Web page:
3. Escape From New York (1981)
The science-fiction adventure Escape From New York saw John Carpenter again working with Donald Pleasence, who plays the President of the United States, in a dystopian future where Manhattan in New York has been turned into a giant prison. The President’s plane goes down over the city whilst he is on his way to attend important peace negotiations. The government decided to use a prisoner and ex-military special forces operator, Snake Plissken, to extract the kidnapped President in exchange for a pardon.
Also starring Kurt Russell, Lee Van Cleef, Harry Dean Stanton, Isaac Hayes, Adrienne Barbeau and Ernest Borgnine, this classic action sci-fi flick is packed with dark humour and raucous set pieces. It also spurned a sequel several years later, which saw Russell return to the role of Plissken in Escape from L.A. (1996).
Carpenter wrote the first draft for the film in 1976 in the wake of the Watergate scandal, citing the national mood of cynicism and mistrust in the government as the central theme of the story. No studio would touch it at that time, but the success of both Halloween and The Fog gave Carpenter the opportunity to dust off the screenplay and get the green light for production. Made for a budget of $6 million, the film went on to gross $25 million at the box office.
4. The Thing (1982)
Hot on the heels of the success of Escape From New York, Carpenter again teamed up with leading man Kurt Russell for the sci-fi horror, The Thing. Set in a remote research station in Antarctica, the film is based on the 1938 novella Who Goes There? Written by John W. Campbell Jr., Russell plays a helicopter pilot R. J. McCready, who, along with the research team, encounters an alien life form (“the Thing”), a parasite that assimilates, then imitates other organisms.
The group becomes paranoid as they realise that they can no longer trust each other and that any of them could be the eponymous creature. This tense and thrilling movie also stars Wilfred Brimley, Keith David and Richard Masur.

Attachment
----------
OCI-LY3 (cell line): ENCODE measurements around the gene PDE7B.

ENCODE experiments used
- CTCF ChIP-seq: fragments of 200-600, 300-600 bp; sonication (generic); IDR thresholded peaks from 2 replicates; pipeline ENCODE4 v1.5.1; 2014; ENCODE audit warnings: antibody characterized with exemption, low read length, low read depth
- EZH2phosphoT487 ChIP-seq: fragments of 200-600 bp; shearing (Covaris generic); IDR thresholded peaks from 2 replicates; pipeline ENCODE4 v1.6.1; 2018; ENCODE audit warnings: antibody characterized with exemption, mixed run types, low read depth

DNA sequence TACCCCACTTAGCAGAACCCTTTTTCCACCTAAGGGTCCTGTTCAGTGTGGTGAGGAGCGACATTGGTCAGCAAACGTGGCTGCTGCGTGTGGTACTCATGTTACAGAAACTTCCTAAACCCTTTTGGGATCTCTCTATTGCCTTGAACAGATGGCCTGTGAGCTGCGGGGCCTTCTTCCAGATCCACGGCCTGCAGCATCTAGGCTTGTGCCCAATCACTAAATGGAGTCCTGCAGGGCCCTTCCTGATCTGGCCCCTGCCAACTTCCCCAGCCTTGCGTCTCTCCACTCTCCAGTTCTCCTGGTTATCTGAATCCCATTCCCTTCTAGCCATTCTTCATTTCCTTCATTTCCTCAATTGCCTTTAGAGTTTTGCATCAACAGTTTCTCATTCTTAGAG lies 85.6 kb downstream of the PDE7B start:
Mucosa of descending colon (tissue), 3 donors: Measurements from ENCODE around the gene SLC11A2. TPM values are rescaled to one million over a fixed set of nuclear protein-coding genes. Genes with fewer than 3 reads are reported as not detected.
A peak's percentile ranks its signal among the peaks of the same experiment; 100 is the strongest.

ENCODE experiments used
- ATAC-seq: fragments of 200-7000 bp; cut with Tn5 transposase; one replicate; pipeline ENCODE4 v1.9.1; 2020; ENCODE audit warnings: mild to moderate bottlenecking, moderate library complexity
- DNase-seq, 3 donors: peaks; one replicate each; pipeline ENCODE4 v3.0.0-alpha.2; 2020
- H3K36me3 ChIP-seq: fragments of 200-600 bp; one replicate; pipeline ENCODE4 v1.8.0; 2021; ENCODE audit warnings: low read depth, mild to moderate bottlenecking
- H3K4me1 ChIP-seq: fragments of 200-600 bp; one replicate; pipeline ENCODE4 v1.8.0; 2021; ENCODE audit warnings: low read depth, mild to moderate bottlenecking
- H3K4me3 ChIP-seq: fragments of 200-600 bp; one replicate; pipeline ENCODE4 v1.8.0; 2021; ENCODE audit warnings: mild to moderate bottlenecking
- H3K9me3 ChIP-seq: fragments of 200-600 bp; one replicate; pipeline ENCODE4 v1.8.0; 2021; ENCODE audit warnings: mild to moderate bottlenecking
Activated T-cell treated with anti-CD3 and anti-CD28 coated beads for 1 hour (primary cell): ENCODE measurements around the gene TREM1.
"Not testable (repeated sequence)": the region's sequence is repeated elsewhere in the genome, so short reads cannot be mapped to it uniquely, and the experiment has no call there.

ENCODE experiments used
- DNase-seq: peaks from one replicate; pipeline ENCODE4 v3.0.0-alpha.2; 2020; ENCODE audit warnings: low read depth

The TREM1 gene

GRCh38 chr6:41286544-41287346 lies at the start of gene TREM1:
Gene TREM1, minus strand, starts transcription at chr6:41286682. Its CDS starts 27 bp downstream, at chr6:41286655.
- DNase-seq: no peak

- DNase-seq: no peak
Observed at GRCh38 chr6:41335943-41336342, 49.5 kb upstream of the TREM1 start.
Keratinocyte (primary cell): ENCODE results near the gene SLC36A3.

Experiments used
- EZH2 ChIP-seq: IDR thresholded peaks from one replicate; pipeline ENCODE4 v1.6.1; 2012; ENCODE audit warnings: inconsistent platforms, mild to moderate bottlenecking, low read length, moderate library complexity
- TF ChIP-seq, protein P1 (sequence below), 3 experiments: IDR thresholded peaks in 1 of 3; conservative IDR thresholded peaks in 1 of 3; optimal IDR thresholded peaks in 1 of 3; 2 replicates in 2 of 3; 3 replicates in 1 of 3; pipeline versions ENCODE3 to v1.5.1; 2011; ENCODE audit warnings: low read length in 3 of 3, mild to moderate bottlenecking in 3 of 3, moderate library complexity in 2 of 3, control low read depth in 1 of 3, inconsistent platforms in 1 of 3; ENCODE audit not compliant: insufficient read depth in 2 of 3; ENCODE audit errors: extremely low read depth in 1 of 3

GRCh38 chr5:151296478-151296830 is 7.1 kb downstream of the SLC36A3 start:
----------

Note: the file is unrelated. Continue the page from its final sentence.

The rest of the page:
The Thing is notable as having a much higher production value when compared to Carpenter’s earlier work. The budget was approximately $15 million, which shows in the excellent practical special effects and the Ennio Morricone score. However, due to a number of factors, including immense competition from films released around the same time (E.T. The Extra-Terrestrial (1982) and Blade Runner (1982)), The Thing only grossed $19 million at the box office. It has, of course, gone on to be regarded as one of the best films in the genre and much loved by fans of sci-fi, horror and John Carpenter alike.
5. Big Trouble in Little China (1986)
Perhaps a more controversial choice for our fifth John Carpenter feature, Big Trouble in Little China, once again sees Kurt Russell in the lead role in this admittedly silly yet much-loved action-comedy. The story sees Russell’s Jack Burton help his friend Wang (Dennis Dun) to rescue the love of his life from a gang of miscreants in San Fransisco’s Chinatown.
There they reveal a plot involving an ancient wizard trying to lift a curse put upon him by marrying Wang’s green-eyed girlfriend. Also starring Kim Cattrall, James Hong and Victor Wong, Big Trouble is packed with great action sequences, dazzling special effects and lots of corny laughs.
As with a lot of John Carpenter’s films, the influence of early Hollywood archetypes is equally celebrated and satirized. Russell’s Jack Burton is almost a self-parody and does a great job of examining the bone-headed American hero and this type of character’s place in modern cinema.
Big Trouble in Little China cost around $20 million to make but only grossed just over half of that. Despite this, it has gone on to become something of a cult classic and is still enjoyed by modern audiences today.
And that’s our Top 5 John Carpenter films!
Think we’ve missed any out, or not included your favourite John Carpenter film? Then let us know in the comments below.